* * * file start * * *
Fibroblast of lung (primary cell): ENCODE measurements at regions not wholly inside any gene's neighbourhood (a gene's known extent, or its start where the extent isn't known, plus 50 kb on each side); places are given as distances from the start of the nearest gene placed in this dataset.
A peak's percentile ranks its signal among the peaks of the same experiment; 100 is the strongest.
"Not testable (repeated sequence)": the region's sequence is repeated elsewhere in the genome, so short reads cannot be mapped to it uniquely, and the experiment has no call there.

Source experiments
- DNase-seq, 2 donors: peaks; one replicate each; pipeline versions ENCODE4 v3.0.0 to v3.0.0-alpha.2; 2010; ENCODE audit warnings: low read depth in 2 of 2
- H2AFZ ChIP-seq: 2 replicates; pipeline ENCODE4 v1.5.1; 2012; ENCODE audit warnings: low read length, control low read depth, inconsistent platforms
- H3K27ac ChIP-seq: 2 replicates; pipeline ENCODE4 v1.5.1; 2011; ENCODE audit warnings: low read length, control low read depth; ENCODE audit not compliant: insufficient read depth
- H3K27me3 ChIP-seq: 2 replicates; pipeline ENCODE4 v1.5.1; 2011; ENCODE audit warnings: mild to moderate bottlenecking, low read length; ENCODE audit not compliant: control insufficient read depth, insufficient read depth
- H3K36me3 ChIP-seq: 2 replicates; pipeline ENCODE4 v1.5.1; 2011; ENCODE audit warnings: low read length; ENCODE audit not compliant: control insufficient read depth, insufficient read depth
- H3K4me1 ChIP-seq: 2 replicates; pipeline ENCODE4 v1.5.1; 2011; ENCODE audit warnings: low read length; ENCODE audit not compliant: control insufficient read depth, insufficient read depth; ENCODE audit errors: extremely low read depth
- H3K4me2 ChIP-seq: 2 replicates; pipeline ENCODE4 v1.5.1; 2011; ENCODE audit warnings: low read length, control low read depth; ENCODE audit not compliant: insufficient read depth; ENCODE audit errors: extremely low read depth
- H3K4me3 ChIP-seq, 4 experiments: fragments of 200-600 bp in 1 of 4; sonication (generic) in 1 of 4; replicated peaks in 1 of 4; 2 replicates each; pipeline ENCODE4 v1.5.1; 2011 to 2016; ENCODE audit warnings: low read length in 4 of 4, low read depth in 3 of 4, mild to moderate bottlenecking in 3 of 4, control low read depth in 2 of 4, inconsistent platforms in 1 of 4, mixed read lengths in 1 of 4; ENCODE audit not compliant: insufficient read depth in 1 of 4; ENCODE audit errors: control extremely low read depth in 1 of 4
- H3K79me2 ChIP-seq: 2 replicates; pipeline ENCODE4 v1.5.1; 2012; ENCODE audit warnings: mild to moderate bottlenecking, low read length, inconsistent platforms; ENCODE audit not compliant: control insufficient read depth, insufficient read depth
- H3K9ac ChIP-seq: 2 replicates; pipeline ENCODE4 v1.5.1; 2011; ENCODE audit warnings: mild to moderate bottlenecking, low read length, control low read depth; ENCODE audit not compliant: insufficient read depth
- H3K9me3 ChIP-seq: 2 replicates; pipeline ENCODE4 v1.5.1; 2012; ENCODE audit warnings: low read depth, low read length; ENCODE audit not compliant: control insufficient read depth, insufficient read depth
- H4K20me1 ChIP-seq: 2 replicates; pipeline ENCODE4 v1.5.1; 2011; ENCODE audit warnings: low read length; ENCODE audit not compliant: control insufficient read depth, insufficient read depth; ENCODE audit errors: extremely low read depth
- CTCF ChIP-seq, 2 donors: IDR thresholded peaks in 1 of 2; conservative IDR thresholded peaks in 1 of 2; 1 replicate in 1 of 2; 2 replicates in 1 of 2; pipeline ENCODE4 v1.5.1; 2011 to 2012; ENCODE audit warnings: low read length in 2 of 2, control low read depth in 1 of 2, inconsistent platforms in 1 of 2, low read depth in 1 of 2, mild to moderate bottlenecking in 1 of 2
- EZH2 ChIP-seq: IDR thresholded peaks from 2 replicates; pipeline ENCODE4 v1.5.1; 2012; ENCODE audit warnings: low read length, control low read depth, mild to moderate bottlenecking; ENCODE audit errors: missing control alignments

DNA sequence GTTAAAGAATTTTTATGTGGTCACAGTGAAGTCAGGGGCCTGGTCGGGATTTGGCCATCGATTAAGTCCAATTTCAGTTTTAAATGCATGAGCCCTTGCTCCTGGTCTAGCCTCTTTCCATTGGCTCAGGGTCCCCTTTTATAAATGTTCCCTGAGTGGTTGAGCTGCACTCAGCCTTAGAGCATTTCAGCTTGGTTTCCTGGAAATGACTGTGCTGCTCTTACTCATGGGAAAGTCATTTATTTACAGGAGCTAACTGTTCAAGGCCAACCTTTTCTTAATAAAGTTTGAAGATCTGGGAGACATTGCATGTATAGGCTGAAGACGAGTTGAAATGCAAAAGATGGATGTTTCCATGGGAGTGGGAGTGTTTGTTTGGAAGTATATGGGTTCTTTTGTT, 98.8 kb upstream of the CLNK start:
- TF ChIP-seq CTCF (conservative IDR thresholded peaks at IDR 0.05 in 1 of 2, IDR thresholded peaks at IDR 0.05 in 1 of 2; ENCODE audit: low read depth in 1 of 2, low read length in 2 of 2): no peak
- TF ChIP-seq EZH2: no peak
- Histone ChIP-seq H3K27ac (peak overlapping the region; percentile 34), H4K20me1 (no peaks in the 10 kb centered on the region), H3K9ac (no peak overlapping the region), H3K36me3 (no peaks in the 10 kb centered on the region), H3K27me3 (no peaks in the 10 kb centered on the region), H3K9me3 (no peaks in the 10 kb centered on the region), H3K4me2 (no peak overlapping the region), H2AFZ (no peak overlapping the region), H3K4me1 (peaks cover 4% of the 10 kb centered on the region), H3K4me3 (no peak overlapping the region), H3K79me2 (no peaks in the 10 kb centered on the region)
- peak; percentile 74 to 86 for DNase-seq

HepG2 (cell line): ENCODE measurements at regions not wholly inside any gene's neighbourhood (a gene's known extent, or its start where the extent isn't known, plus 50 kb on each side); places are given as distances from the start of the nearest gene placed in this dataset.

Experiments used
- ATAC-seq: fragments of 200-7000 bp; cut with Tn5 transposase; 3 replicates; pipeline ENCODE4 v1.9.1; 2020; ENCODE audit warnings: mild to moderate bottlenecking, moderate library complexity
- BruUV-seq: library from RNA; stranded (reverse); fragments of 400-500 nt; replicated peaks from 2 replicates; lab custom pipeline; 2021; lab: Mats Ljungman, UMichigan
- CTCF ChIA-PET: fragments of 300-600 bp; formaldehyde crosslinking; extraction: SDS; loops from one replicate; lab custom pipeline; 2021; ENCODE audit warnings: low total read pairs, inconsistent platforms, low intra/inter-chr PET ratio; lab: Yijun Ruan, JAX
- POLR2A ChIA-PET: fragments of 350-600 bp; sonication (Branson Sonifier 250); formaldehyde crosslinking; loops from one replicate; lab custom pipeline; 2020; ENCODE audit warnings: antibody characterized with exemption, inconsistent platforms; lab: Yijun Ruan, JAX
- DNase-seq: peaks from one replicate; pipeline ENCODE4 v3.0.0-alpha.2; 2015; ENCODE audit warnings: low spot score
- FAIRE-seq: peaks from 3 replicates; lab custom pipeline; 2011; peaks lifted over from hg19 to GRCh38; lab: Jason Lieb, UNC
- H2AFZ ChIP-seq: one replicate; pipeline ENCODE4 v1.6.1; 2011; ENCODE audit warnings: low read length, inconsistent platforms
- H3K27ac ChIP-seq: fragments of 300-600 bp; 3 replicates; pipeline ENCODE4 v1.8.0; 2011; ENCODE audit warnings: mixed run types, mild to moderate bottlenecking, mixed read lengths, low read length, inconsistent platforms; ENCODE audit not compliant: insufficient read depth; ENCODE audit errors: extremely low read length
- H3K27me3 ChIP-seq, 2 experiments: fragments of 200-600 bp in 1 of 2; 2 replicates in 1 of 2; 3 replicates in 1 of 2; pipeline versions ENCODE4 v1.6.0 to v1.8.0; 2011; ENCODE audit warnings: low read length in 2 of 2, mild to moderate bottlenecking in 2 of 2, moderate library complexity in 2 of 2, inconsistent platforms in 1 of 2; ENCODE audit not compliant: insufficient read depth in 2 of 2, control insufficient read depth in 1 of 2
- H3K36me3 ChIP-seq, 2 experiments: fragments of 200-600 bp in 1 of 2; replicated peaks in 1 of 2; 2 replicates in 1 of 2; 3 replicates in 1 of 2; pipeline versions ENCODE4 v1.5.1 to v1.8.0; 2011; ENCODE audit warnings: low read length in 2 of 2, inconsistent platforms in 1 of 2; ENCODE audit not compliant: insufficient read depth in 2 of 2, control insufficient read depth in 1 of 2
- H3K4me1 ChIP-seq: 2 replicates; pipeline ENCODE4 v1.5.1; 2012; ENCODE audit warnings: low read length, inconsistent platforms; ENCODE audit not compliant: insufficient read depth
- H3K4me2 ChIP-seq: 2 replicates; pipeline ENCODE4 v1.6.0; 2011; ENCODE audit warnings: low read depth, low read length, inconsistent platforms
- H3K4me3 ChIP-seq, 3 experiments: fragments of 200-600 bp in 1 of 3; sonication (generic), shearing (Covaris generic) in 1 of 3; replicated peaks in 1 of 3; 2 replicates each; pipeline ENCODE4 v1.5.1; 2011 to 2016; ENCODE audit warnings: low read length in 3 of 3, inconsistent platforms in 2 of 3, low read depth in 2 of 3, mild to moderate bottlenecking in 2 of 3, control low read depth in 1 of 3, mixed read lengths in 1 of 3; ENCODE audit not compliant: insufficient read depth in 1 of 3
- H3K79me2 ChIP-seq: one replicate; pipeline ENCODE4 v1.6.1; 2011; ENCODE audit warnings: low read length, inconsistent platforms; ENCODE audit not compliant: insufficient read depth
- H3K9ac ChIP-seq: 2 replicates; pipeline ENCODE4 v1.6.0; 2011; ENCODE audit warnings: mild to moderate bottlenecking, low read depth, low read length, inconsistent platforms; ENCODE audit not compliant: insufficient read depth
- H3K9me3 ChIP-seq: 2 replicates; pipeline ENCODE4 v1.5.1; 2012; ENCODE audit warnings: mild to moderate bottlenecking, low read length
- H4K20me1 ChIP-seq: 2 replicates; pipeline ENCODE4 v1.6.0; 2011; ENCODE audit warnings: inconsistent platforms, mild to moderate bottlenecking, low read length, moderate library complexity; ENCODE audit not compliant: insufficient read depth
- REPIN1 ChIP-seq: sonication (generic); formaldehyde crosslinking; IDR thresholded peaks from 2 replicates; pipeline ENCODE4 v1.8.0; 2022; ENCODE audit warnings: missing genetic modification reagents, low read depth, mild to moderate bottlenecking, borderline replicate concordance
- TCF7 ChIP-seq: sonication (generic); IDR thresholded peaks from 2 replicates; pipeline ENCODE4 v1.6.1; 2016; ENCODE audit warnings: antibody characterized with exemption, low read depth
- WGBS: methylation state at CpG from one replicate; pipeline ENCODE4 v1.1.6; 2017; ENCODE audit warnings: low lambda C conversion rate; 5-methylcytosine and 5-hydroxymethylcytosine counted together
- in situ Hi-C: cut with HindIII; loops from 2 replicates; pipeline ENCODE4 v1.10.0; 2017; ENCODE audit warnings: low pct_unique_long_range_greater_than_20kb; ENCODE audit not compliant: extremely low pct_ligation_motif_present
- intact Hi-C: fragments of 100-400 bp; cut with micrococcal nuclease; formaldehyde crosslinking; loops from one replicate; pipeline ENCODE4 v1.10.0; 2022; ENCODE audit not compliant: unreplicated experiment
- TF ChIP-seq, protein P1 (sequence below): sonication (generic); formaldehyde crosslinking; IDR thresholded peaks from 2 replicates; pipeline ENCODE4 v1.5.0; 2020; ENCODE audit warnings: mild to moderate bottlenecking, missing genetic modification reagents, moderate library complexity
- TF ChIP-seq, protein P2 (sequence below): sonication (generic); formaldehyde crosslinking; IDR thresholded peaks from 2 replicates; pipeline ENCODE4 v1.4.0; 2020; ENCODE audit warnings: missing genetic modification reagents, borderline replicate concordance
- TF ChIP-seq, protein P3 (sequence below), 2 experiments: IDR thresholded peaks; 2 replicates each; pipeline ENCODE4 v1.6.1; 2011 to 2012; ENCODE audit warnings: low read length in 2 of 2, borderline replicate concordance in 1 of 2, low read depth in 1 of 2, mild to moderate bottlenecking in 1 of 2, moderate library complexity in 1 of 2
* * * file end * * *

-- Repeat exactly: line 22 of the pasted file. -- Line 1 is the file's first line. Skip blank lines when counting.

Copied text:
- Histone ChIP-seq H3K27ac (peak overlapping the region; percentile 34), H4K20me1 (no peaks in the 10 kb centered on the region), H3K9ac (no peak overlapping the region), H3K36me3 (no peaks in the 10 kb centered on the region), H3K27me3 (no peaks in the 10 kb centered on the region), H3K9me3 (no peaks in the 10 kb centered on the region), H3K4me2 (no peak overlapping the region), H2AFZ (no peak overlapping the region), H3K4me1 (peaks cover 4% of the 10 kb centered on the region), H3K4me3 (no peak overlapping the region), H3K79me2 (no peaks in the 10 kb centered on the region)